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Movies: Past, present and future

Category: Jonah Hill

Toronto Film Festival: 'Moneyball' wows women despite scarcity of female roles

September 10, 2011 |  7:43 pm

Angelina Jolie and Brad Pitt at the Toronto International Film Festival 
If "Moneyball’s" second public screening at the Toronto International Film Festival on Saturday afternoon is any indication of the interest in this movie, then Sony shouldn’t be too concerned about its box office prospects. The line to get into the 1,200-seat Elgin Theater stretched for a full city block, with ticket-holding moviegoers waiting in line for more than an hour to be sure they’d secure a decent seat for the Brad Pitt vehicle.

And “Moneyball” is all about Brad Pitt. From the Sony one-sheet to practically every scene in the film, the 47-year-old actor dominates the screen. And while you get a couple of glimpses of Pitt’s daughter, played by 13-year-old Kerris Dorsey, and one scene with Robin Wright Penn who plays his ex-wife, this film is primarily a two-hander with Jonah Hill playing the straight man to Pitt’s off-center role of Oakland A’s general manager Billy Beane. (Hills plays Beane’s statistician, Peter Brand.) In fact, director Bennett Miller axed an entire role from the movie -- that of Kathryn Morris ("Cold Case") as Beane's second ex-wife, Tara Beane. The film doesn't seem to suffer from the lack of female parts -- you don't really notice it until you're playing it over again in your head as you leave the theater.

The other surprising attribute of the film is just how chaste it is. Rated PG-13 for some strong language, the movie features no sex or drugs, and very little of anything else that would keep younger audiences out of the film, except a few curse words and a lack of action sequences.

However, the female-dominated crowd seemed just as engaged in the two-hour film as the men. So while Sony’s two biggest marketing challenges remain how to appeal to women and non-baseball fans with a movie that is solely about baseball, choices and ambition, the crowd at the Toronto Film Festival didn’t seem to have any problems with either constraint.

The movie opens Sept. 23 and will be targeting the adult audience, while teenagers flock to Taylor Lautner’s “Abduction” and families steer toward “Dolphin Tale.” Whether it can come out on top remains to be seen, but with Brad Pitt’s star power clearly on display, it has a good chance of it.

The line monitor at the second screening today probably put it best: “Enjoy the show. Or more specifically, enjoy Brad.”

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Moneyball finally comes to screen after line-up changed mid-game

 -- Nicole Sperling

Photo: Angelina Jolie and Brad Pitt at the Toronto International Film Festival. Credit: Evan Agostini/AP


Jonah Hill and Mark Wahlberg look to become a 21st century Murtaugh and Riggs (minus the racial differences)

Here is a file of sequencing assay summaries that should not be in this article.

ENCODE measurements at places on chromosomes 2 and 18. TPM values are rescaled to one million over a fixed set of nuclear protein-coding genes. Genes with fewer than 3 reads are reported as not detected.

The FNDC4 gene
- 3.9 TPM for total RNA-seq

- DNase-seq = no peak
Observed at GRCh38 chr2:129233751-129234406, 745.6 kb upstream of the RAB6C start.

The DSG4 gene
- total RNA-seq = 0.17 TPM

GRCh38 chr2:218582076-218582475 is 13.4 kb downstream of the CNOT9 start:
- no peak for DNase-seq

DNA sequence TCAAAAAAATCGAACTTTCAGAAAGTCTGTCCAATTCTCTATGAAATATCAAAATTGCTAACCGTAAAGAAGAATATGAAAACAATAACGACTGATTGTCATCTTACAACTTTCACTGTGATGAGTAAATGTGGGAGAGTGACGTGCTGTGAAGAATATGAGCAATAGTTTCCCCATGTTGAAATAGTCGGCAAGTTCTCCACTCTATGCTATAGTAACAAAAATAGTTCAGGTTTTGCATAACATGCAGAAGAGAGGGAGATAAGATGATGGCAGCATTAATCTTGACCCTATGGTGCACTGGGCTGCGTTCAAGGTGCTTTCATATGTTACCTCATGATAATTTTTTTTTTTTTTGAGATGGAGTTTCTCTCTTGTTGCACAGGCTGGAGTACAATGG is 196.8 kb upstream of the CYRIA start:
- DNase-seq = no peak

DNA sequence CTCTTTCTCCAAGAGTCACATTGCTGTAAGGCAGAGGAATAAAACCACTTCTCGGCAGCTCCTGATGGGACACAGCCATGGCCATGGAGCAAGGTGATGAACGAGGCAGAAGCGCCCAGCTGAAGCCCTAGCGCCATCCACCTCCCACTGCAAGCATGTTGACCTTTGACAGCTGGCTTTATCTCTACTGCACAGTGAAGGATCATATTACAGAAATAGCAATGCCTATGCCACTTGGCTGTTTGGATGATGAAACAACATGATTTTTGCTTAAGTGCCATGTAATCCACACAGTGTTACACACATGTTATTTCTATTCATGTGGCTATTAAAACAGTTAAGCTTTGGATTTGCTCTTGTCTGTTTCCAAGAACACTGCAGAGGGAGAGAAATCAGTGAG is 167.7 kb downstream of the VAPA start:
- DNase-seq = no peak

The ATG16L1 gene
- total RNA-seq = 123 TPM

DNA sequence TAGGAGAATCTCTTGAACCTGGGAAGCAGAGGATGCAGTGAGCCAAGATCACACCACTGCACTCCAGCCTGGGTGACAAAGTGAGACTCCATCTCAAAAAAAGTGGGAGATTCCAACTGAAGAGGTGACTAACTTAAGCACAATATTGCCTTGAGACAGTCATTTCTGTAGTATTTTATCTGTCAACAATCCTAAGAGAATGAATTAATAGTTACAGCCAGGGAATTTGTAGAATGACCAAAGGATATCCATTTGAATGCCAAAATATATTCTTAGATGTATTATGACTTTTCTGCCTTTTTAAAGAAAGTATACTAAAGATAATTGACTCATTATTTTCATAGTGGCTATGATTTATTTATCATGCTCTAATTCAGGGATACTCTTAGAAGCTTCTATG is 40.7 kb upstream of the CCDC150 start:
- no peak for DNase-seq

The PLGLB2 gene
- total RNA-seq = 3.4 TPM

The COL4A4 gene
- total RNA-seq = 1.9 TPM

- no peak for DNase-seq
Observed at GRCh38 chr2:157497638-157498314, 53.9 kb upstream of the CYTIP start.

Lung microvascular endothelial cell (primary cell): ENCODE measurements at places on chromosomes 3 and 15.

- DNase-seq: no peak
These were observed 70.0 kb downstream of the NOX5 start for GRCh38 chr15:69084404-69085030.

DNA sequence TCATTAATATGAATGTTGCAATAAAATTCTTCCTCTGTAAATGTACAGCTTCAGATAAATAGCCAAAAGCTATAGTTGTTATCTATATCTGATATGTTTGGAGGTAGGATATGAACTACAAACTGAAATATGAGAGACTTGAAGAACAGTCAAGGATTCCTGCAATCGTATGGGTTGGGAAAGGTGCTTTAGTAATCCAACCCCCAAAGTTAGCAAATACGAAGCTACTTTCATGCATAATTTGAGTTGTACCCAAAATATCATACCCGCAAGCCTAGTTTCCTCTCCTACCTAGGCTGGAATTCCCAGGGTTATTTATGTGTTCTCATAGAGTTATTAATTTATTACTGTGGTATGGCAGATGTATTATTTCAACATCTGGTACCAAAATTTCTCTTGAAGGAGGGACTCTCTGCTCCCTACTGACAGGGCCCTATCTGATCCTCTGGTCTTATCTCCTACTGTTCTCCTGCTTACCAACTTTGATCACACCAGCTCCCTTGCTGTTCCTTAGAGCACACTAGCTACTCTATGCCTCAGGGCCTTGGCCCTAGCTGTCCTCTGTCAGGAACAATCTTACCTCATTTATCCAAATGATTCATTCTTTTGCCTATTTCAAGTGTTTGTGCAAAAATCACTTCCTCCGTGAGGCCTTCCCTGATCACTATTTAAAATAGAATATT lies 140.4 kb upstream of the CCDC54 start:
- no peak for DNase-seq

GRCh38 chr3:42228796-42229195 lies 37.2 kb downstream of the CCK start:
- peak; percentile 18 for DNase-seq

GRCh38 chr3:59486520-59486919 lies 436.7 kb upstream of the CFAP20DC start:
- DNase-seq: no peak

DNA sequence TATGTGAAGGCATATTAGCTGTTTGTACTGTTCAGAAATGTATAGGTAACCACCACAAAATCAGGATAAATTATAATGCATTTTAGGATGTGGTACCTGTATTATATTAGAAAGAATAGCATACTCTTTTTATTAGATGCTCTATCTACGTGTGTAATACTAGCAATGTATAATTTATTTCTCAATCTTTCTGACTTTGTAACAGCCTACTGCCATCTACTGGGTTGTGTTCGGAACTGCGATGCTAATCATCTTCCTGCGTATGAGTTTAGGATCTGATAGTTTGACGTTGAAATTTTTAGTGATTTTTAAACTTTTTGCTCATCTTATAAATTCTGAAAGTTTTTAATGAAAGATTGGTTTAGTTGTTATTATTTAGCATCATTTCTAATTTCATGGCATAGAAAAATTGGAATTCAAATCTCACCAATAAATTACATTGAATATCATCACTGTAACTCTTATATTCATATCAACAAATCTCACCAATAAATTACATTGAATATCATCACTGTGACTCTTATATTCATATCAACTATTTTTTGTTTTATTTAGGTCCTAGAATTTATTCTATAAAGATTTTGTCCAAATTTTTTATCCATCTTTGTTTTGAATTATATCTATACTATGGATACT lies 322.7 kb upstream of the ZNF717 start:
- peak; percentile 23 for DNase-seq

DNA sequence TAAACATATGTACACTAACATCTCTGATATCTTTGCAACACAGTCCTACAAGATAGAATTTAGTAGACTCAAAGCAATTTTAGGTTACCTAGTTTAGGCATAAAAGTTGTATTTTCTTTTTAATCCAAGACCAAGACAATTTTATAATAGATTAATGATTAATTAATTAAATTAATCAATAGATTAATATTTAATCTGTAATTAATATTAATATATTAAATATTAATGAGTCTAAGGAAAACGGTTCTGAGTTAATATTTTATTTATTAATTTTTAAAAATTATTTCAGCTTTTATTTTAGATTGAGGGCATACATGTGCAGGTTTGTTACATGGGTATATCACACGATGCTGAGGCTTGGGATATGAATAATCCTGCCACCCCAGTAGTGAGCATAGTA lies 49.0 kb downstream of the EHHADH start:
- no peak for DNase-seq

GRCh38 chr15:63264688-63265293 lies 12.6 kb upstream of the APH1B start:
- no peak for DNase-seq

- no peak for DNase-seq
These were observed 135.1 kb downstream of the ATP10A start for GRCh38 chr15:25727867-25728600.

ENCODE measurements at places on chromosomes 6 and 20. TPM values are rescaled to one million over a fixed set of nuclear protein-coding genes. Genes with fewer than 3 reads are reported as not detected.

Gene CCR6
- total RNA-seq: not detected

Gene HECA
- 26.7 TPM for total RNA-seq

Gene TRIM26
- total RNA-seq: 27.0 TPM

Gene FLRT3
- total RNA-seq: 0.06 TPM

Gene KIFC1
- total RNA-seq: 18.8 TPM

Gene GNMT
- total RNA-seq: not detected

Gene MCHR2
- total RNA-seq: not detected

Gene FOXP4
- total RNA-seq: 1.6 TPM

July 7, 2011 |  5:46 pm

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EXCLUSIVE: Film fans are starting to get glimpses of Jonah Hill as something more than a comedic actor. He will play it straight as a whippersnapper executive in the upcoming baseball drama "Moneyball," and at least has a few chases and busts on his mind in the remake of "21 Jump Street."

Now Hill looks to be further pursuing an action plan. The actor has come aboard to play one half of a bumbling pair of antiheroes in the action comedy "Good Time Gang," with Mark Wahlberg playing his partner, according to a person who was briefed on the project but who asked not to be identified because he was not authorized to speak about it publicly.

The film, which is set up as an independent project with the company RCR Pictures, follows two party-happy mercenaries who decide to take on a more serious case involving a terrorist, only to find their mission complicated when they discover one of them is related to the target. The film has been described by two people familiar with it as a new spin on "Lethal Weapon," with a bit more of an emphasis on the action than on the comedy. An assistant to RCR principal Robin Schorr said Schorr had no comment.

"Good Time Gang" is one of several films that Hollywood is developing from young screenwriter Max Landis (son of John, and writer behind a Frankenstein movie currently set up at 20th Century Fox). The producers have not yet hired a director. RCR Pictures is financed by world poker champion Chris Ferguson and run by Schorr, a veteran producer who counts the documentary "Food, Inc." among her credits.

Wahlberg, who's currently shooting Seth MacFarlane's feature debut "Ted," would be continuing a buddy action-comedy trail that he began with Will Ferrell in "The Other Guys" last year. In addition to "21 Jump Street," which hits theaters in March, Hill will offer a dose of action-flavored comedy with this fall's "The Sitter," a loose reimagining of Elisabeth Shue's '80s hit "Adventures in Babysitting."